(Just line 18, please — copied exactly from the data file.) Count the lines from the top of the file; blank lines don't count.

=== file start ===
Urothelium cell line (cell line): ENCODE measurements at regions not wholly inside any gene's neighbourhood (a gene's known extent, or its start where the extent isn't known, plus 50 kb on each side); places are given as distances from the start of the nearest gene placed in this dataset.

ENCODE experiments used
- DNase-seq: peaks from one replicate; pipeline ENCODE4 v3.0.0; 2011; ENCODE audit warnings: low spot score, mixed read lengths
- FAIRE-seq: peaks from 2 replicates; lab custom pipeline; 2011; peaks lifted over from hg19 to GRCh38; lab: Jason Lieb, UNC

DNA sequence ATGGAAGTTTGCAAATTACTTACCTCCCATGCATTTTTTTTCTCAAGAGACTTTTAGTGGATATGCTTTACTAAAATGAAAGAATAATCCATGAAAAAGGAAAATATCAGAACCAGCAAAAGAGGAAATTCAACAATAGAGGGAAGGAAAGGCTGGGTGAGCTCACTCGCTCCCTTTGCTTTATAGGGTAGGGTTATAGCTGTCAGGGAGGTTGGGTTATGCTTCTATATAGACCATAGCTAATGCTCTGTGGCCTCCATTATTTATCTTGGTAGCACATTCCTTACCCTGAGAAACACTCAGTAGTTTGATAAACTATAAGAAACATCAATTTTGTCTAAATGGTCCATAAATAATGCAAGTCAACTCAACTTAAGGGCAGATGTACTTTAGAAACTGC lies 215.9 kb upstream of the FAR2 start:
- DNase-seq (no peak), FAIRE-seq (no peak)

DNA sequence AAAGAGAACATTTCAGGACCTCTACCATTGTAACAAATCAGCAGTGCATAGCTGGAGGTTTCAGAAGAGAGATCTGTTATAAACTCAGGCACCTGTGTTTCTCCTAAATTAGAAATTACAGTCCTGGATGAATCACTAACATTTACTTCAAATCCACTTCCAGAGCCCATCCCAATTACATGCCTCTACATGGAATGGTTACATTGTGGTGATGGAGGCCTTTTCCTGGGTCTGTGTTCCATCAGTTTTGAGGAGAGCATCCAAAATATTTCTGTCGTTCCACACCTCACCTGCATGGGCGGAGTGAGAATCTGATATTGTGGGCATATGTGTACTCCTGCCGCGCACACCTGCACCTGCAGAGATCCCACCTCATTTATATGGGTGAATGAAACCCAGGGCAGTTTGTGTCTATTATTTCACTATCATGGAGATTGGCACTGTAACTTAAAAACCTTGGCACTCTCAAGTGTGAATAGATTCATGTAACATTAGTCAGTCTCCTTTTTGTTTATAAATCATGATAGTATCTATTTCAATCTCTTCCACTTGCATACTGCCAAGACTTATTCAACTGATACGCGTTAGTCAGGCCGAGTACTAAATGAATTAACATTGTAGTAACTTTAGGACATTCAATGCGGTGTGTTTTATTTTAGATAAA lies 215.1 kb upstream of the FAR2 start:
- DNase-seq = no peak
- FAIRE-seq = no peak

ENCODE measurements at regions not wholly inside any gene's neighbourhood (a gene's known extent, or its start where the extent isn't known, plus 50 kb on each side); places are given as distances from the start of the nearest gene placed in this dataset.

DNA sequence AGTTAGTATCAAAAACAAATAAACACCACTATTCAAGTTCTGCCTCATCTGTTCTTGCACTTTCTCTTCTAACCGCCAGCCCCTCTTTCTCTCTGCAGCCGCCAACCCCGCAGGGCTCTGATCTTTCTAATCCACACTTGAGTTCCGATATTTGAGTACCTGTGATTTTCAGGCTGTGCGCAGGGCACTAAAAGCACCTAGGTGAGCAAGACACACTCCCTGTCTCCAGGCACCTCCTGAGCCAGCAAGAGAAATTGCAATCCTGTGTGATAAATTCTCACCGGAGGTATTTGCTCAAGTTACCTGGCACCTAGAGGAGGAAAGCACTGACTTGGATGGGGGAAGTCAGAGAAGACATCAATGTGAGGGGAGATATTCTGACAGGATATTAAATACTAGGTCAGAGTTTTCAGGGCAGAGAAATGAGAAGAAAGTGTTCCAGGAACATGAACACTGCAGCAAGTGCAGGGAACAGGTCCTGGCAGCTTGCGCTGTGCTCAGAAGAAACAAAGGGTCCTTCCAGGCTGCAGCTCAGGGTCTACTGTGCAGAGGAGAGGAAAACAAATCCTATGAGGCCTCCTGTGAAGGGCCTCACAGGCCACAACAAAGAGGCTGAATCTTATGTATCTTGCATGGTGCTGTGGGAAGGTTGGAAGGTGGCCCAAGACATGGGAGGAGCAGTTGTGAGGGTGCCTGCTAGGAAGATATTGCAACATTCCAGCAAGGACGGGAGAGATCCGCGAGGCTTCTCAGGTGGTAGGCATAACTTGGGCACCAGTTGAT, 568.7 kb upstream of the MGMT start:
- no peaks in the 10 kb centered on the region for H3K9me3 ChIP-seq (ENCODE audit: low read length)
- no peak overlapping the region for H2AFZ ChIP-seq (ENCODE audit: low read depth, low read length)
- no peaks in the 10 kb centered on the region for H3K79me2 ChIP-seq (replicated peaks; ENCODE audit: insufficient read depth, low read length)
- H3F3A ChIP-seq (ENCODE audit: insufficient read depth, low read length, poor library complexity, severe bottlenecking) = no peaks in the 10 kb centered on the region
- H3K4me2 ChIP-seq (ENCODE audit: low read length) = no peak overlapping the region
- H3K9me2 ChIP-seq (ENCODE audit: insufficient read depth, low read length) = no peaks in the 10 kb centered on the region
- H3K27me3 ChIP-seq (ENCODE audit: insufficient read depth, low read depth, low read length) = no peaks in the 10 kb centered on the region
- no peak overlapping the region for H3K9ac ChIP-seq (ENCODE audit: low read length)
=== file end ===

- H3K27me3 ChIP-seq (ENCODE audit: insufficient read depth, low read depth, low read length) = no peaks in the 10 kb centered on the region